14. Iran claims historical justification for sovereignty over Bahrain because it was under Persian control from 1602 to 1783. In 1968, when Britain announced the planned withdrawal of its troops from the Persian Gulf, Iran renewed its demand for sovereignty over the island. In a referendum conducted under the aegis of the UN in 1970, the residents of Bahrain had to vote between independence and annexation to Iran. They chose independence, which they received in 1971, and as a result the Shah, Mohammad Reza Pahlavi, did not raise the issue again. Since the Islamic Revolution, Iran has occasionally claimed that Bahrain is one of its provinces. Iran, in a dispute with the United Arab Emirates, also claims ownership of three islands of important strategic value.7
15. In the middle of February 2009, Ali Akbar Nateq Nouri, office supervisor and advisor to the Supreme Leader Khamenei, said that before Bahrain received independence in 1970, it was Iran’s 14th province, and was even represented in the Iranian parliament (Majlis). His remark (not the first of its kind) provoked stormy reactions in Bahrain and led to another crisis in Bahraini-Iranian relations, which has since been settled. The incident also reflected the tensions between Iran and the Arab world, and exposed the full force and extent of the basic differences between Iranian and Arab identity. At the time it led to many Arab displays of solidarity with Bahrain. Prominent among them were the visits of Hosni Mubarak, president of Egypt, and King Abdallah of Jordan, and the announcement that Morocco was severing its diplomatic ties with Iran (March 2009).8
Ali Akbar Nateq Nouri, advisor to Supreme Leader Khamenei (Al-Jazeera TV, February 22. 2009).
His claim that Bahrain was once the 14th province of Iran reawakened tensions between
the two countries and caused a storm in the Arab world.
16. In recent decades the presence of a large, embittered Shi’ite population identifying with Iran has turned Bahrain into an attractive target for Iranian subversion. In the early 1980s and into the 1990s, Bahrain repeatedly accused Iran of carrying out subversive activities on its soil, especially after the exposure of a cell of an organization called "The Military Wing of Hezbollah Bahrain."9 In September 2010 hundreds of opposition activists were detained on suspicion of plotting against the Bahraini government. Since then Iran has continued its subversion and terrorism in Bahrain, examples of which were recently exposed. Its objective is to destabilize the government and lessen Saudi and Western influence, and to convince the Shi’ite population to recognize Khamenei as their source of religious authority (so far without success).
17. The recent prevention of three showcase terrorist attacks in Bahrain, two of which were directed at Saudi targets, is clearly illustrates Iran launched an organized campaign against Saudi Arabia and its allies. The campaign includes propaganda, subversion and terrorist activity. It is meant to harm the interests of the United States, Saudi Arabia and the Gulf States, and to promote Iran’s aspirations for regional hegemony, in both the Persian Gulf and the entire Middle East. However, Iranian support and its strengthening of the self confidence of Bahrain’s Shi’ite population, considering the regional wave of protests, may channel the disappointments of the Shi’ite opposition from a parliamentary attempt to a return to violent protests and reawaken sectarian tensions in Bahrain, making them look toward Iran.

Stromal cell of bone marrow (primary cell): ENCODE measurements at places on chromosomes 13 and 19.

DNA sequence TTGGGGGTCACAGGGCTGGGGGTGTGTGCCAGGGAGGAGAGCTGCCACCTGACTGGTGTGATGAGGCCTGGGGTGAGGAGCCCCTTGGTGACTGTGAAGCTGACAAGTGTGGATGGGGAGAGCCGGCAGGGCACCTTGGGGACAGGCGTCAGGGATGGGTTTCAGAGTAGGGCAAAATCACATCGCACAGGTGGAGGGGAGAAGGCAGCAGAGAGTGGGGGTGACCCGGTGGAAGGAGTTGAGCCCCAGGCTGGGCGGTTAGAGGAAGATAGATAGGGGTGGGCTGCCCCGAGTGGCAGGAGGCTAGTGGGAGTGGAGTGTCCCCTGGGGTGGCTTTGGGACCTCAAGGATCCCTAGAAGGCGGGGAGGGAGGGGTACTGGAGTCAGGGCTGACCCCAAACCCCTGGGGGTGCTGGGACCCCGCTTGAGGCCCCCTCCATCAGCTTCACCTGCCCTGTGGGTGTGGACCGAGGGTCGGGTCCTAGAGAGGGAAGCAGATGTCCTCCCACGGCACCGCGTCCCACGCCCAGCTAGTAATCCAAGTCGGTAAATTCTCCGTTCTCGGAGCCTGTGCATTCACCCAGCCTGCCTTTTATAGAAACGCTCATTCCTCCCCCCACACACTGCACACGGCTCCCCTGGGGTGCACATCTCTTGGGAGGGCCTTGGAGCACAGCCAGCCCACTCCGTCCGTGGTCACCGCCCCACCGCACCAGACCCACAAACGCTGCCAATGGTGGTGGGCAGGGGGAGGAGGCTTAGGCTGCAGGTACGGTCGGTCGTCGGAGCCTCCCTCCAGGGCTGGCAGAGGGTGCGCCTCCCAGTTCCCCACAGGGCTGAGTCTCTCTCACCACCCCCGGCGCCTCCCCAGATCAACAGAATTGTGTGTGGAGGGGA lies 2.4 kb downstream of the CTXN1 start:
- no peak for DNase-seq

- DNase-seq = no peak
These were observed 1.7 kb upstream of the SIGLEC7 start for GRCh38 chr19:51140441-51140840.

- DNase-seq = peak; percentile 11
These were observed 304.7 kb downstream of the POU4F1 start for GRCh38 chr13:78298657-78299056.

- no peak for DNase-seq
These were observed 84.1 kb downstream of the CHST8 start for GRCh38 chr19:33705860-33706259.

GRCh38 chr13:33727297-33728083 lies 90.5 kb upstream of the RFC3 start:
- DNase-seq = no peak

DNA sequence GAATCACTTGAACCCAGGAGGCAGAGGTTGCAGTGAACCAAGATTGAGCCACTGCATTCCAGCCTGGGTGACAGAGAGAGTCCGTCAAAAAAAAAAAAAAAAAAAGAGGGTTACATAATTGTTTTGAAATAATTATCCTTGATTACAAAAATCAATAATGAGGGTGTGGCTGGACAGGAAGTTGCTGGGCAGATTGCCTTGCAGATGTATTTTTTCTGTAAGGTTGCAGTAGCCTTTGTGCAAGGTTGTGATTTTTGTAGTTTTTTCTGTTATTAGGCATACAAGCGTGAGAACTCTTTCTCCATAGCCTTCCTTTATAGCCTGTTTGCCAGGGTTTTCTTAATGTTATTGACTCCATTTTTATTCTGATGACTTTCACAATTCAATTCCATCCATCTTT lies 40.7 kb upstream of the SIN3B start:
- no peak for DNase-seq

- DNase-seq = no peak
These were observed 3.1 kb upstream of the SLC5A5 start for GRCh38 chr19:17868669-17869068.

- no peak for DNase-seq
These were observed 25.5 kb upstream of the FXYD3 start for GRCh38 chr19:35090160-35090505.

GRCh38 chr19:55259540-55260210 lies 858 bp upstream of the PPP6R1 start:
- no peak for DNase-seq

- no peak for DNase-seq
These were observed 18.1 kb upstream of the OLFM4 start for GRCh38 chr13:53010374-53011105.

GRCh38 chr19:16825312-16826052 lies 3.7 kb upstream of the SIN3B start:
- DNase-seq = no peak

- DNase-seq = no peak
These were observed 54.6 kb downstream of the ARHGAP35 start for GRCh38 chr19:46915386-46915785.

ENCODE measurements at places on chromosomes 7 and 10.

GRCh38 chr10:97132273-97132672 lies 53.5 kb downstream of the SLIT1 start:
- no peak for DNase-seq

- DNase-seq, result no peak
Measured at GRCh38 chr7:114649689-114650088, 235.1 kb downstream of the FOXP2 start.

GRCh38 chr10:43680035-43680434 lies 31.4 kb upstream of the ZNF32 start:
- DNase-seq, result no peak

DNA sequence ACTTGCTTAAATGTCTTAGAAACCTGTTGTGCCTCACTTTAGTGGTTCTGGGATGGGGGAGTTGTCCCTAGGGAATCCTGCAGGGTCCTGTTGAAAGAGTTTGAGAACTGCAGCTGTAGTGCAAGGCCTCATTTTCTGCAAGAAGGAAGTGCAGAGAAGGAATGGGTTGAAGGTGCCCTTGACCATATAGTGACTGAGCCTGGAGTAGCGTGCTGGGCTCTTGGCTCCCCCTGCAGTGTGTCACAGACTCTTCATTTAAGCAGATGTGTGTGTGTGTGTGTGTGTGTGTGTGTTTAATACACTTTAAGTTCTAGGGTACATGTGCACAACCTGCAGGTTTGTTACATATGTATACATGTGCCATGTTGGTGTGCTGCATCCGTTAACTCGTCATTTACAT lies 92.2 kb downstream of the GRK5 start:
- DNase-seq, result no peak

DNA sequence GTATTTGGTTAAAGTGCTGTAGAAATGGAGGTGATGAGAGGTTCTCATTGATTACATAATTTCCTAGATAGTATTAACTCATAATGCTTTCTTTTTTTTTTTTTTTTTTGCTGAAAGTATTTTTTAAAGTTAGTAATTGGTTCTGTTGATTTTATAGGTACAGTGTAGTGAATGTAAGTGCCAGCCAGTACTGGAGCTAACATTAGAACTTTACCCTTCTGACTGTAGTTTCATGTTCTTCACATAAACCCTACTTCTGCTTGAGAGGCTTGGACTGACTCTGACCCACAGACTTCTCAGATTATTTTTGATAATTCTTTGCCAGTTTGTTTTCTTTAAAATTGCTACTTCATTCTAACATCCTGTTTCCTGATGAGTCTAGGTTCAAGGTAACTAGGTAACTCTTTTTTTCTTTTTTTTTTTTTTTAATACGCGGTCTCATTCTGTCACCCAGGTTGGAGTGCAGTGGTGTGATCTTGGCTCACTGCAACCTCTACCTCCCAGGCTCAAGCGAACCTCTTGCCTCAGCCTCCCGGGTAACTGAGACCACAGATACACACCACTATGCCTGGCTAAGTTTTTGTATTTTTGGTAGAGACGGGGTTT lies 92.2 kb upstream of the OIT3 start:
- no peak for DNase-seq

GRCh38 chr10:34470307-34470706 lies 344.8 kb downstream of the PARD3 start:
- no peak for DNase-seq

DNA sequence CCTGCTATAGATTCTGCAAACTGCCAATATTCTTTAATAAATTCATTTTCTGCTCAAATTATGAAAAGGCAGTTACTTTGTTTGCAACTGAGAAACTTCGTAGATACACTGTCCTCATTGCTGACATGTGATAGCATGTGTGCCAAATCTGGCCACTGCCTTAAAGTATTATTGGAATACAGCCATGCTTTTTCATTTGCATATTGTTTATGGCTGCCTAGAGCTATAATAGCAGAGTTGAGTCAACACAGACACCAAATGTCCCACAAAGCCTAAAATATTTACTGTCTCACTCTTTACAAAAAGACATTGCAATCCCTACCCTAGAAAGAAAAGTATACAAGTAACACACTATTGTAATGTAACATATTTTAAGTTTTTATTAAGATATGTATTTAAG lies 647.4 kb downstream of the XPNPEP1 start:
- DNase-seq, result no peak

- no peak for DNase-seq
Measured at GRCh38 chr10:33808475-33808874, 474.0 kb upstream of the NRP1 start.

1 Hezbollah claimed the allegations were false and that and a poor attempt by the Khalifa to camouflage the truth behind Bahrainis’ quiet civilian revolution.
2 For further information see the November 3, 2011 bulletin "The United States foiled an Iranian plot to assassinate the Saudi ambassador in Washington using Quds Force, a Revolutionary Guards elite unit, the main instrument for subversion and terrorism outside of Iran. The plot indicates a growing readiness by the Iranian regime to take risks in its fight against the U.S." at http://www.terrorism-info.org.il/malam_multimedia/English/eng_n/pdf/iran_e138.pdf.
3 From "GCC-Iran Foreign Relations," and article in Iran Tracker, July 21, 2011.
4 Quoted from a House hearing following the attempted assassination of the Saudi Arabian ambassador. For further information see the April 2, 2007 bulletin "Using the Quds Force of the Revolutionary Guards as the main tool to export the revolution beyond the borders of Iran" at http://www.terrorism-info.org.il/malam_multimedia/English/eng_n/pdf/iran_e0307.pdf.
5 EIU Data Services, February 5, 2009.
6 From an article by Dr. Emily Landau, senior research associate at the Institute for National Security Studies (INSS) and director of the Arms Control and Regional Security Project in Tel Aviv (Wallah website, February 18, 2011).
7 The three islands, Abu Musa and the Greater and Lesser Tunbs, are situated in the Persian Gulf and control the Straits of Hormuz, through which oil tankers pass on their way to foreign markets. In 1992 Iran completed its takeover of Abu Musa, built a naval base and deployed missiles along the coast. The United Arab Emirates claim the island and are supported by members of the Gulf Cooperation Council (GCC). Iran rejects the claim and the issue is a bone of contention between Iran and Gulf States.
8 For further information see the March 2, 2009 bulletin "Iran and the Persian Gulf…" at http://www.terrorism-info.org.il/malam_multimedia/English/eng_n/pdf/iran_e005.pdf.
9 "Hezbollah Bahrain" was an organization established with Iranian support after the Islamic Revolution to increase Iran’s influence in Bahrain, part of its policy to export the revolution. The organization’s stated goals were to overthrow the House of Khalifa, the ruling family of Bahrain, to establish a Shi’ite regime similar to Iran’s and to cut Bahrain off from the Gulf Cooperation Council. In December 1981 the organization, headed by Taki Mudarisi, attempted a putsch and many of its operatives were killed. In 1996 Bahrain detained dozens of its operative, claiming that they were trained and funded by the Revolutionary Guards and Iranian intelligence to overthrow the regime.